Cancel culture on the silver screen

Meta Mazaj says framing films within context is more valuable than erasure and disclaimers.

Professor in front of a bookshelf filled with books
Meta Mazaj is a senior lecturer in cinema studies at Penn. (Image: Taja Mazaj)

Iconic films woven into our nation’s culture are being scrutinized in light of the Black Lives Matter movement against racial injustice. 

HBO MAX introduced “Gone With the Wind” into its streaming service in June at the same time as streets throughout the nation were filling with protesters. Responding to outraged viewers, HBO pulled the film from its streaming service, and two weeks later restored it with a video introduction by African American film scholar Jacqueline Stewart and a separately available 2019 panel discussion, “The Complicated Legacy of ‘Gone With the Wind,’” moderated by Penn faculty Donald Bogle

Still the highest grossing film of all time when adjusted for inflation, the 1939 blockbuster has been criticized for racial stereotypes and romanticizing slavery but has continued to shape mainstream understanding of the Civil War and the Reconstruction period. In a more hasty move, a British streaming service, Sky, added an “outdated attitudes” disclaimer to several films, including “Jungle Book,” “Breakfast at Tiffany’s,” and “Aladdin.”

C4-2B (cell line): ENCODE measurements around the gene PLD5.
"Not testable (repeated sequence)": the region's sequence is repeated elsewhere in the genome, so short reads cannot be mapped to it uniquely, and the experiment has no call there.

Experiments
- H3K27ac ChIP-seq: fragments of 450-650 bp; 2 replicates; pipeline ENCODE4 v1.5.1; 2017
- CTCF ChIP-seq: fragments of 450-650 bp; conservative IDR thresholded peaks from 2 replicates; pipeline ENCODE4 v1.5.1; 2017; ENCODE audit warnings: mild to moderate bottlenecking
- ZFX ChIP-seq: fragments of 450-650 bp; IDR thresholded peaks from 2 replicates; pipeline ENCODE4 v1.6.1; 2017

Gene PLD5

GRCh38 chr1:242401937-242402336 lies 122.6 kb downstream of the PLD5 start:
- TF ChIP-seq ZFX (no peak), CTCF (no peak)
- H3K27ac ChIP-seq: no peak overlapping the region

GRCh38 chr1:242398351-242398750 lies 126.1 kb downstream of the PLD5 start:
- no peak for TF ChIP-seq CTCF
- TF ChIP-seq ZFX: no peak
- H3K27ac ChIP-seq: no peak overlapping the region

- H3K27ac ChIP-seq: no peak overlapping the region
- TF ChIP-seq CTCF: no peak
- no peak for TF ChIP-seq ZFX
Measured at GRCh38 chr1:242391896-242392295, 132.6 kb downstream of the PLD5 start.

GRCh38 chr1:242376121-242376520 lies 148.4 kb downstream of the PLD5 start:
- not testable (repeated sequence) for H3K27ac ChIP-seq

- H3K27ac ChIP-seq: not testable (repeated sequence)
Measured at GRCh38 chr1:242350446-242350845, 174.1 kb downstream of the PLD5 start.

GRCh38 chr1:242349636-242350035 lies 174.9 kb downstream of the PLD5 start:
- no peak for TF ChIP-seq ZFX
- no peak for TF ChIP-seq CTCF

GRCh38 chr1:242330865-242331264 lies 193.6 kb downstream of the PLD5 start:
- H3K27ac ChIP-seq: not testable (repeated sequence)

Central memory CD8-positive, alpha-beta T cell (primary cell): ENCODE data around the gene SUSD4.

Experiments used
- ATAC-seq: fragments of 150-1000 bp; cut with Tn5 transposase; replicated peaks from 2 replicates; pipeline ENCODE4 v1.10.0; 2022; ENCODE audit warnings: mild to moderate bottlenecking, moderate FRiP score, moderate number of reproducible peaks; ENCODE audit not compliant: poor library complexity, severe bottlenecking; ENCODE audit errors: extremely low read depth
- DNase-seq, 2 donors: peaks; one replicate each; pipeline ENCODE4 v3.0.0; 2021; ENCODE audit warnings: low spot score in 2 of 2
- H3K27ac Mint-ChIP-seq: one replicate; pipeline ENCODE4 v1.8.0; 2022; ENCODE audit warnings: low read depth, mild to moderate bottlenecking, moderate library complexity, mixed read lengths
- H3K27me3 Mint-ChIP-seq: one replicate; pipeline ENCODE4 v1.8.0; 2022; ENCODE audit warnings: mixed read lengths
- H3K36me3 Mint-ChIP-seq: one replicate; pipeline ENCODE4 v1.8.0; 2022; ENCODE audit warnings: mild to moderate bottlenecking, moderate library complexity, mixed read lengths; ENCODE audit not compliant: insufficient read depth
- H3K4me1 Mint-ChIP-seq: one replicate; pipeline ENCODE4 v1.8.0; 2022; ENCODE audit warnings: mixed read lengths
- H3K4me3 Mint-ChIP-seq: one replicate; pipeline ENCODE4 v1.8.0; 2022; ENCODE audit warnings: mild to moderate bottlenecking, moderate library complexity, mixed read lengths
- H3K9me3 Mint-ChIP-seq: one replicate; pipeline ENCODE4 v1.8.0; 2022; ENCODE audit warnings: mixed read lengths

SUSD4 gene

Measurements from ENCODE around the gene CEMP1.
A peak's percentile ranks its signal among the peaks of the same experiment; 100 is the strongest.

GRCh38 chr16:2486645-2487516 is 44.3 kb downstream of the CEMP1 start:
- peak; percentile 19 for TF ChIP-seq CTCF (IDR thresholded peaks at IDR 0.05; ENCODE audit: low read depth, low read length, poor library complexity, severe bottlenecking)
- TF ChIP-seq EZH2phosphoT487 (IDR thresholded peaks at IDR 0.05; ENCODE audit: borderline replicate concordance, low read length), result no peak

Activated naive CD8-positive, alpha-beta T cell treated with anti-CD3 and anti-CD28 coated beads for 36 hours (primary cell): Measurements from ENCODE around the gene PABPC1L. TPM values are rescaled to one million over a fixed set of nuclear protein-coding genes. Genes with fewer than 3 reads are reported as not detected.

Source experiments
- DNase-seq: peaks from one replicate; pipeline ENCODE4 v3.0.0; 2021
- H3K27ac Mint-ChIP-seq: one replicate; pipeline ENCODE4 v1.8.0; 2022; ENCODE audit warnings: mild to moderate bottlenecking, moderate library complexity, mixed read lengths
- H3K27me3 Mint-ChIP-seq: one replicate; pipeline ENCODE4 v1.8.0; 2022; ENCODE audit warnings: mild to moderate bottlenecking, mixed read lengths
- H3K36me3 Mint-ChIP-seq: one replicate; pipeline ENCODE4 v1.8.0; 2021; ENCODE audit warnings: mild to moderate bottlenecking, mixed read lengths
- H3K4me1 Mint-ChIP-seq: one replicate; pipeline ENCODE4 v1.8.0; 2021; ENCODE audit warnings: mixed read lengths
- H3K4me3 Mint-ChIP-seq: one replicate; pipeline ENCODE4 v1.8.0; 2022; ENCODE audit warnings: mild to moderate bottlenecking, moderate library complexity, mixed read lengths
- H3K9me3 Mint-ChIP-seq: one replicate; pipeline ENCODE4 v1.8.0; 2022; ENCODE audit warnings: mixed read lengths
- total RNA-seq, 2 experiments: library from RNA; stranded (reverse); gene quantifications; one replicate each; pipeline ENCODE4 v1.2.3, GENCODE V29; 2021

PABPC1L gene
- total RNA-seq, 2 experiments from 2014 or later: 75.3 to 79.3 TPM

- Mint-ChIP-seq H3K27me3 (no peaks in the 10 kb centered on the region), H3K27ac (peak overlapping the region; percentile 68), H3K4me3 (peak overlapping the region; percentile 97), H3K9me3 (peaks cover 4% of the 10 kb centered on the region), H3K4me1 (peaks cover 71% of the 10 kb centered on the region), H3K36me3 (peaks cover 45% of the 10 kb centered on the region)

Two people dressed in clothing from the early 20th century at a desk in an office.
Meta Mazaj includes the 1920 film “Within Our Gates” in her courses as a counter narrative to the famous 1915 film “Birth of a Nation.” 

Films are being reexamined in light of racially insensitive content, from “The Birth of a Nation,” a 1915 film that glorifies the Ku Klux Klan, to relatively recent films like “The Help,” about the experiences of Black maids in 1960s Mississippi.

Meta Mazaj, senior lecturer in cinema and media studies at Penn, warns against removing these films, or simply adding labels or disclaimers. She says adding context is important, as well as bolstering the profile and visibility of Black content and the content of other underrepresented minorities who present diverse points of view.